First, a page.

Upon examination of the remaining 561 proteins, we noticed that several well known TF families were underrepresented compared to wTF1.0, or even absent (for example, bHLH, C2H2 zinc-fingers and MADF (Mothers Against Dpp Factor)). This suggests that the predictions based on GO annotations alone suffer from a high false negative rate. To address this issue, we searched WormBase for each protein domain known to be involved in sequence specific DNA binding (Table 1). In addition, we added several TFs found by yeast one-hybrid assays (for example, TFs containing RPEL and FLYWCH domains  (data not shown)). We used visual inspection (C2H2 zinc-fingers and AT-hooks), InterPro, SMART and Pfam to verify these predictions and, in total, added 369 additional, putative TFs to the compendium. Finally, we added 4 proteins: 3 of which are homologs of known mammalian TFs (BAR-1, HMP-2 and WRM-1, homologs of mammalian β-catenin) and one that has been described in the literature (SDC-2 ). In total, amongst the 19,735 predicted protein-coding genes, we identified 934 predicted C. elegans TF genes (Additional data file 1). Taken together, the combination of computational queries and manual curation results in a comprehensive compendium of C. elegans TF-encoding genes. We refer to this compendium as wTF2.0.
Table 1 presents wTF2.0 grouped into TF families. Interestingly, 23 TFs contain DNA binding domains from different families (Additional data file 3). Future studies will determine if and how these domains function together in DNA binding specificity and, consequently, target gene selection. Interestingly, most human orthologs of these TFs also contain multiple, distinct DNA binding domains (Additional data file 3), indicating that the occurrence of multiple DNA binding domains in a TF is not worm specific. Comparison of wTF2.0 to wTF1.0 revealed that, of 48 TF families, 23 are unique to wTF2.0 (Table 1). This is likely because for the collective predictions in wTF1.0, only the major DNA binding domains were included. In addition, some protein domains have only recently been annotated to function in DNA-binding, including SAND , and THAP zinc-finger  domains. For several of the domains unique to wTF2.0 (CP2, WH-DAC, IPT/TIG, TEA/ATTS, WT1, YL1), the genes encoding them were not actually annotated until after WormPep 20 and could, therefore, not have been included in the wTF1.0 collections.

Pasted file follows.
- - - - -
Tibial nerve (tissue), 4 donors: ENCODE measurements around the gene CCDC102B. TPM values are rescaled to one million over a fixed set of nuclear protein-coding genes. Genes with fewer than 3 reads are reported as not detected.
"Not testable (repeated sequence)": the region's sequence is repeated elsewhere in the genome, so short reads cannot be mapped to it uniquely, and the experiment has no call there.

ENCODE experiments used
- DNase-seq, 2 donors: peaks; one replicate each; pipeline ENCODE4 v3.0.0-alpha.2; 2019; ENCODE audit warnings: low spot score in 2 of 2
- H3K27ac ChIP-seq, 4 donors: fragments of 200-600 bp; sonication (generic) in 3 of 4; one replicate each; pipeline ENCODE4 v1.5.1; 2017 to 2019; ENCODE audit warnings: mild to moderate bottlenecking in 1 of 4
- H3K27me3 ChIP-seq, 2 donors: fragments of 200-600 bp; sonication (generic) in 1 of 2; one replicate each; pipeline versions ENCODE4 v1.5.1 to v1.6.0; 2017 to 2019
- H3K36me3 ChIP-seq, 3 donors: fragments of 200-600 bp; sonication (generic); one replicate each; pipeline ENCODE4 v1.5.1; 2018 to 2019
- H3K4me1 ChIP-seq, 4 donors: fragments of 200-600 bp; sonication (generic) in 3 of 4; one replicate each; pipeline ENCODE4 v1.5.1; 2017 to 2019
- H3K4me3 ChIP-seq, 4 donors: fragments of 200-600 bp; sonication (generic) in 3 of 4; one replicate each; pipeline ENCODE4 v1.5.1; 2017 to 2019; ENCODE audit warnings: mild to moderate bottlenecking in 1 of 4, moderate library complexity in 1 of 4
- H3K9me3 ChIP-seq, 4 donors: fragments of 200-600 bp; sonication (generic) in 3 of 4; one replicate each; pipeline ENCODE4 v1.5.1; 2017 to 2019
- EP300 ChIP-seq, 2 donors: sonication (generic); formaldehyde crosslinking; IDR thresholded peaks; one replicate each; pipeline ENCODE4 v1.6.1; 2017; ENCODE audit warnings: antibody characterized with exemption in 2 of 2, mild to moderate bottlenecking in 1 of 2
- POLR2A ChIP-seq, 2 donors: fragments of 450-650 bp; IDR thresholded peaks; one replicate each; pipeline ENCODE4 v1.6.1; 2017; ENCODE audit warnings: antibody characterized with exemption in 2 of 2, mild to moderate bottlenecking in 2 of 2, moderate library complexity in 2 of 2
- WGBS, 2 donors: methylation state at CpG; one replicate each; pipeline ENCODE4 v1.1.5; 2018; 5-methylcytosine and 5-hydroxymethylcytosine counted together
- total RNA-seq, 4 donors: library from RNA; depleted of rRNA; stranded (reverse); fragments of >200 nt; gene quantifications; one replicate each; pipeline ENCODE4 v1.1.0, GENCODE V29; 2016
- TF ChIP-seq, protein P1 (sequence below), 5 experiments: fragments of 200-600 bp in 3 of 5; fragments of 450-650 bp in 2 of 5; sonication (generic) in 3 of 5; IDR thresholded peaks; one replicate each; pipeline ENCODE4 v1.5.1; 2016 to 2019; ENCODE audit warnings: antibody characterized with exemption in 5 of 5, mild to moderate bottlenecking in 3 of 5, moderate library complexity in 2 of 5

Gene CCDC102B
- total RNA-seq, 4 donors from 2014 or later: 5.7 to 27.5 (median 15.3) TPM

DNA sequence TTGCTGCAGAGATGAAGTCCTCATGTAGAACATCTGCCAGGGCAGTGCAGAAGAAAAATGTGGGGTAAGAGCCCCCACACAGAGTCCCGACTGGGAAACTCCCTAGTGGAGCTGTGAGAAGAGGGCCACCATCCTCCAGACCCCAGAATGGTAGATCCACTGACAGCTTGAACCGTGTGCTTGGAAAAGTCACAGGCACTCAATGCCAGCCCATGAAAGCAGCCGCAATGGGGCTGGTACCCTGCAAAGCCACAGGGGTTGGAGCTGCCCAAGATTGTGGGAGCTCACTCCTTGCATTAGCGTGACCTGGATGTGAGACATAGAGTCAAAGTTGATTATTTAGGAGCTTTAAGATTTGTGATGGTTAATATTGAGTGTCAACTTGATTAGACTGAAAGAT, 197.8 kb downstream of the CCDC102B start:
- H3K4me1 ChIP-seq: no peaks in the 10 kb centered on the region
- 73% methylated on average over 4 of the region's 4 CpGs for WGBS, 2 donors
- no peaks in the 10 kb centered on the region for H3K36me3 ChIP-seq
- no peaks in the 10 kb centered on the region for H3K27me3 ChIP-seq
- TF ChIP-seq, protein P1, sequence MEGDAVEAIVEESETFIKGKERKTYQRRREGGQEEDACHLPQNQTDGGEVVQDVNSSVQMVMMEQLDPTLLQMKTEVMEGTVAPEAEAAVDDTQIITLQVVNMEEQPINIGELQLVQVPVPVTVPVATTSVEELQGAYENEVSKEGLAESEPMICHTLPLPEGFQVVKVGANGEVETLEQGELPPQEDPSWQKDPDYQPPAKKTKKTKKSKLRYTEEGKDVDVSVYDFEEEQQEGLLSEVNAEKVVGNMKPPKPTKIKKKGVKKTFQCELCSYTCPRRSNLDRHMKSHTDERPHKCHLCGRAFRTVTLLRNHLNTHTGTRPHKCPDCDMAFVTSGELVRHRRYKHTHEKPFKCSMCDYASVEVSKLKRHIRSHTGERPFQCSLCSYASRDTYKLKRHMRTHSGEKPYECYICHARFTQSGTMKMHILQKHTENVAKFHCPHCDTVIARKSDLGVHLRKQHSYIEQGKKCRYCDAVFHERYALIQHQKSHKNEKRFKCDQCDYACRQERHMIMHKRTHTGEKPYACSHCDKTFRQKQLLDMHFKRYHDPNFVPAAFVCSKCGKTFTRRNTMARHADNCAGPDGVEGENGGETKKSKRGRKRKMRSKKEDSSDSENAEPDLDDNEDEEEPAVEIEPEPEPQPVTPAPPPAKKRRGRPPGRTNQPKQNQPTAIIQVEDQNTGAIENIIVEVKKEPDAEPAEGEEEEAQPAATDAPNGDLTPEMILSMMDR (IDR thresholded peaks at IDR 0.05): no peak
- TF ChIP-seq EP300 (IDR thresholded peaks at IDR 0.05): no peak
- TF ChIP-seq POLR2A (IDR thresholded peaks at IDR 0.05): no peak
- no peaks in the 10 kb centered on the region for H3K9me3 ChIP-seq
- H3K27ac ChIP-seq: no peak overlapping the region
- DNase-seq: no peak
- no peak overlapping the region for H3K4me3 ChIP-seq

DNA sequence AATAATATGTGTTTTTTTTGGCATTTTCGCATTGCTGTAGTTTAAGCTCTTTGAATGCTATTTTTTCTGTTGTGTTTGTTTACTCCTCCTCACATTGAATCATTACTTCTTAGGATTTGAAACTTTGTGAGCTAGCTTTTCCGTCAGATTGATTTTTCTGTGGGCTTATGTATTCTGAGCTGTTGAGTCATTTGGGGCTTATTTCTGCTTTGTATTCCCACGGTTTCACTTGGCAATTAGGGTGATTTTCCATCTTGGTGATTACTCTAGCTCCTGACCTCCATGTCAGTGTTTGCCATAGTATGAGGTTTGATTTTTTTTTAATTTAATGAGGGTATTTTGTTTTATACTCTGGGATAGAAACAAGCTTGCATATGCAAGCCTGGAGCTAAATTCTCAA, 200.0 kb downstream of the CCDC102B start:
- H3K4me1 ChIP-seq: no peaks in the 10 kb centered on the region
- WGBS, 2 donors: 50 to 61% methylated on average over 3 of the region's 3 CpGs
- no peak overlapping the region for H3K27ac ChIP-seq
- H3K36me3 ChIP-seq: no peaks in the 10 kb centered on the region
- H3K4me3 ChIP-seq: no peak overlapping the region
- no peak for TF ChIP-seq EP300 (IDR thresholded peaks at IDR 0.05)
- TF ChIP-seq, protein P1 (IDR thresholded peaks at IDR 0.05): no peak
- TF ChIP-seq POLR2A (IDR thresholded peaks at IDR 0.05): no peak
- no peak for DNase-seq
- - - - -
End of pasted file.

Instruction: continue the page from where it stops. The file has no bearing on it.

wTF2.0 is a dynamic resource